The book by renowned British sociologist Leslie Sklair is a comprehensive sociological analysis of the new type of iconic architecture that has been spreading around the world starting with the last quarter of the 20th century. It is a masterful survey of the work of leading architects of our time and of prominent architectural “icons” in the context of the development of capitalist globalization, which supports and encourages the creation of increasingly large-scale and ambitious projects.
From the perspective of a sociologist familiar with the power of private capital and the commercial demands it imposes, the author traces the triumphal path of the global Icon Project, which generates and encourages class polarization and hyperconsumption in contemporary society.
Never before in the history of human society has the capacity to produce and deliver goods and services been so efficient and so enormous, thanks to the electronic revolution that started in the 1960s and the global logistics revolution made possible by the advent of the shipping container. And, paradoxically, never before in the history of human society have so many people wanted goods and services that they cannot afford to buy, largely due to the absolute increases in human populations and the relative ease of communications brought about, again, by the electronic revolution. The results are class polarization and ecological unsustainability, fatal contradictions to the promises of the capitalist system. These contradictions play out in all spheres of economic, social, and cultural life and those who have a vested interest in maintaining the ruling system are constantly attempting to distract attention from its failings. These failings are disguised by the spectacular architecture that now spans most regions of the world, from the great cities of the Global North, to the expanding megacities of the Global South, and the artificial urbanism of the oil states of the Arabian Gulf. Shopping malls, modern art museums, ever-higher skyscrapers, and urban megaprojects constitute the triumphal ’Icon Project’ of global capitalism.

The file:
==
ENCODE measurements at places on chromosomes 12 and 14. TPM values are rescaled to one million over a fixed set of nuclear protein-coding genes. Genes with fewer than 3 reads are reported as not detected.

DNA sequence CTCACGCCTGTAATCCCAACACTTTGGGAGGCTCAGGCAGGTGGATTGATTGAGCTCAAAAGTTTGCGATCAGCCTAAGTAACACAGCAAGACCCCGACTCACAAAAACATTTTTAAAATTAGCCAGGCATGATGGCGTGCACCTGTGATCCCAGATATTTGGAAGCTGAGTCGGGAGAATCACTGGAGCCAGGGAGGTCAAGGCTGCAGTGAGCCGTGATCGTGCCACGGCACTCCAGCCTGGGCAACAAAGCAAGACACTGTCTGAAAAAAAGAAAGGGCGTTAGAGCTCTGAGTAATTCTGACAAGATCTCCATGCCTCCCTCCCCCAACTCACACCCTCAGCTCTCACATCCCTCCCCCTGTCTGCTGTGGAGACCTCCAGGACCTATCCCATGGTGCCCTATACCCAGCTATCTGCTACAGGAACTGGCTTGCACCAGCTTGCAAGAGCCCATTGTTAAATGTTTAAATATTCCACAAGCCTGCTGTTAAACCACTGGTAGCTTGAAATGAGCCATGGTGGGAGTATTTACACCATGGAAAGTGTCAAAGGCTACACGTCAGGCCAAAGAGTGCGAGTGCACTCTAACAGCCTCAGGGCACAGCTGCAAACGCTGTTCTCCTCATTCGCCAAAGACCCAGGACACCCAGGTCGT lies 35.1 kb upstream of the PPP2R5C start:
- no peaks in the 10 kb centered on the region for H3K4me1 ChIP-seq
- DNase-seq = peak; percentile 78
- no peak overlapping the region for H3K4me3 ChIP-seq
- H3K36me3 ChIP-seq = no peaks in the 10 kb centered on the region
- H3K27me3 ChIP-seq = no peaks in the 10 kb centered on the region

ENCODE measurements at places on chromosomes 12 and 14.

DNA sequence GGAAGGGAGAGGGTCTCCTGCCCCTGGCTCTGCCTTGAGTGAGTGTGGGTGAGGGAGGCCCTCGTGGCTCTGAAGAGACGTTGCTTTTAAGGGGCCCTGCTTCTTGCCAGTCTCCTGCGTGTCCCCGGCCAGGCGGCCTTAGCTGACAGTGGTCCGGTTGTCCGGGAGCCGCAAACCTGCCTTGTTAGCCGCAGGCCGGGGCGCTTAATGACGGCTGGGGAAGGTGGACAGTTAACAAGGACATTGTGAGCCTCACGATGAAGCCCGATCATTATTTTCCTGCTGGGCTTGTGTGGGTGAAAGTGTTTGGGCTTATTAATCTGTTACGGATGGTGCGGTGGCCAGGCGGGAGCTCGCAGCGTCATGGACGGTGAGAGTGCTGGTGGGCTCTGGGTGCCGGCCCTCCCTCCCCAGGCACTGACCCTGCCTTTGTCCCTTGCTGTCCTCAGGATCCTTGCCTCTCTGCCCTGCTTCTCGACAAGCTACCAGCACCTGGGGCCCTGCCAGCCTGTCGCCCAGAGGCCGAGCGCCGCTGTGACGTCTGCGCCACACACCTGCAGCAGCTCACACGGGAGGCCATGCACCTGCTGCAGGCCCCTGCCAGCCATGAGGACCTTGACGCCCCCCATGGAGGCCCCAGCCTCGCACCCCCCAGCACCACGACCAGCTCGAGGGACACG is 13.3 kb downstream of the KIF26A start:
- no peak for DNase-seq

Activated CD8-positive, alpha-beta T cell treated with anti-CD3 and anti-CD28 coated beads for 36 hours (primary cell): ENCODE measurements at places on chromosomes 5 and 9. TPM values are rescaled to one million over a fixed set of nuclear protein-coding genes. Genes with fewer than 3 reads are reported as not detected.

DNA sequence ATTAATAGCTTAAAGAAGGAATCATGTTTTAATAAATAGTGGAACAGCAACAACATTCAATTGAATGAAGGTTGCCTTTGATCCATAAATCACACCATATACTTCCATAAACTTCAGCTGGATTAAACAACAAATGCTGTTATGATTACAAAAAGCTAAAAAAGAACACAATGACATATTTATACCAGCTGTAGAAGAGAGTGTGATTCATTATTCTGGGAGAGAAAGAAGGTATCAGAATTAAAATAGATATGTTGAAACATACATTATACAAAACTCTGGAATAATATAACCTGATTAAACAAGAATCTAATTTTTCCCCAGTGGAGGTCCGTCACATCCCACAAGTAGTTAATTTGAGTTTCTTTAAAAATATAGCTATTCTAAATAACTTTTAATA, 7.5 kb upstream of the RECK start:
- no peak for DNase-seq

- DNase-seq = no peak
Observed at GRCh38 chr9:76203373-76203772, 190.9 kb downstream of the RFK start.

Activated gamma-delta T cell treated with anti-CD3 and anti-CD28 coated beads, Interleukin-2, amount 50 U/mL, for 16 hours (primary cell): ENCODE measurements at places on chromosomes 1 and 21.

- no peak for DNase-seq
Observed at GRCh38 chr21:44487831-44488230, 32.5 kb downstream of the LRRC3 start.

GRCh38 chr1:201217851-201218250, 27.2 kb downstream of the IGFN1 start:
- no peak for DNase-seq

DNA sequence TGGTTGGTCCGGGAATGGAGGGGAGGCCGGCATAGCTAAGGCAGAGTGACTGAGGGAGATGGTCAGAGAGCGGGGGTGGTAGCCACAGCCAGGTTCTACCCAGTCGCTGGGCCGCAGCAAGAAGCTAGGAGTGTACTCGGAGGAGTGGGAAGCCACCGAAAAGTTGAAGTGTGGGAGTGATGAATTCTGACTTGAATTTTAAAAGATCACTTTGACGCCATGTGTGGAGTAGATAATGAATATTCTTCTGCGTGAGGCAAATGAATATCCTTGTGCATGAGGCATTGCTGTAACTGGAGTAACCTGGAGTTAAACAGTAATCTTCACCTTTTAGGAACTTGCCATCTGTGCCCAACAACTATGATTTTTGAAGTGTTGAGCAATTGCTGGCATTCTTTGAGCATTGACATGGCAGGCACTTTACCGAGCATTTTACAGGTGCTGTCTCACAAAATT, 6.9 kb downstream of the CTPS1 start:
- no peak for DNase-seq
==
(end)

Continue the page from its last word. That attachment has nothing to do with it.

Icons emerge at the meeting point of power, meaning, aesthetics, and taste, where the power of those who dominate the global economy, the meanings produced by its ideologues, and the aesthetics produced by architects create the condition in which the Icon Project thrives. One of the consequences of capitalist globalization is the need to transform the social production, marketing, and reception of iconic architecture. These processes are largely driven by those who on and control most of the land and other resources all over the world, conceptualized here as the transnational capitalist class (TCC). The TCC is organized in four overlapping fractions—corporate, political, professional, and consumerist. In most societies, the TCC has the lion’s share of economic resources, political influence, and mass media attention and support.
From the introduction
Readers are free to disagree with Sklair’s harsh criticism, but in any case, the search for an alternative aesthetic of architectural design and urban planning is of undoubted interest.
- 560 pages
- Dimensions: 144×215 mm (5,6″×8,4″)
- Press run: 3000